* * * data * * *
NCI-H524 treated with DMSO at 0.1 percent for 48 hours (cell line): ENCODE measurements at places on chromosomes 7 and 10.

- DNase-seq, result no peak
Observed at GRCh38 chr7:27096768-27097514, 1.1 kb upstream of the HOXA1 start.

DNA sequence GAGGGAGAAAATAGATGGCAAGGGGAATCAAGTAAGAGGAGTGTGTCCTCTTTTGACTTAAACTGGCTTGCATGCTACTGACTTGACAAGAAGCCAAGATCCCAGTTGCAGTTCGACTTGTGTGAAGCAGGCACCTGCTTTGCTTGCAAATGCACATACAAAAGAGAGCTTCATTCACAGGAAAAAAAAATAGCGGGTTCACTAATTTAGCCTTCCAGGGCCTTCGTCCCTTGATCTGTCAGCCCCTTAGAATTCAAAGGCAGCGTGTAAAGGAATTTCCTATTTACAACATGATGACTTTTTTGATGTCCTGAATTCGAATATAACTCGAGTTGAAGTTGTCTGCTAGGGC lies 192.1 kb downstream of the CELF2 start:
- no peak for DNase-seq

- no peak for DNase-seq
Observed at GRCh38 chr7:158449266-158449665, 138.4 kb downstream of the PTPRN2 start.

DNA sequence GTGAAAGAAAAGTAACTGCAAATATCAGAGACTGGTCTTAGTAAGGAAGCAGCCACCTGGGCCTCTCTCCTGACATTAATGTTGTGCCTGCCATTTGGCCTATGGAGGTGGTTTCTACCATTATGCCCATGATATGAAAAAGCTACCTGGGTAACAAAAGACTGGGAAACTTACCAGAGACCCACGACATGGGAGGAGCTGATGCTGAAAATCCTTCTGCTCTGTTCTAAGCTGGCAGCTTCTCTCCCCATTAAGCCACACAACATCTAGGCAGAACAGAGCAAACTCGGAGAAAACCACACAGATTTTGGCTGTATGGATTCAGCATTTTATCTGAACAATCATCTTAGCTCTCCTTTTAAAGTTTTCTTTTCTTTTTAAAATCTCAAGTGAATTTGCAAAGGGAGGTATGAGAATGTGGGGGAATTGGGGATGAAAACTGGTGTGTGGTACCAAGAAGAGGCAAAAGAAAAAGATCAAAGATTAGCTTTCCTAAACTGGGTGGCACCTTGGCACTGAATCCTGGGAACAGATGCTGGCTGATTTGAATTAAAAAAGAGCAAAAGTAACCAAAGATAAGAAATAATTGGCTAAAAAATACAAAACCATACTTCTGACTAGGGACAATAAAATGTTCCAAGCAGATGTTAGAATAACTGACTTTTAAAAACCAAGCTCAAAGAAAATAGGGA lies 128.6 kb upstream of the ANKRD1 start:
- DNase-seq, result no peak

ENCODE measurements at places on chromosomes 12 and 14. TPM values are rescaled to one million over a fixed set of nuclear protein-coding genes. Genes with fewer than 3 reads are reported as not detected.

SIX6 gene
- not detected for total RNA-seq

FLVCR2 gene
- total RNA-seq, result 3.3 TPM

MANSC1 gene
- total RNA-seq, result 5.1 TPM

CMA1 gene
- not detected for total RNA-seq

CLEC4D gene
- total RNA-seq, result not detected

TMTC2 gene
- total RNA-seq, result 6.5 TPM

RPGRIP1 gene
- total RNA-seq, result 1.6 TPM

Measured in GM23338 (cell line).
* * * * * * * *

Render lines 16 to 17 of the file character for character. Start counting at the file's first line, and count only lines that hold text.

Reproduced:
- total RNA-seq, result 5.1 TPM

CMA1 gene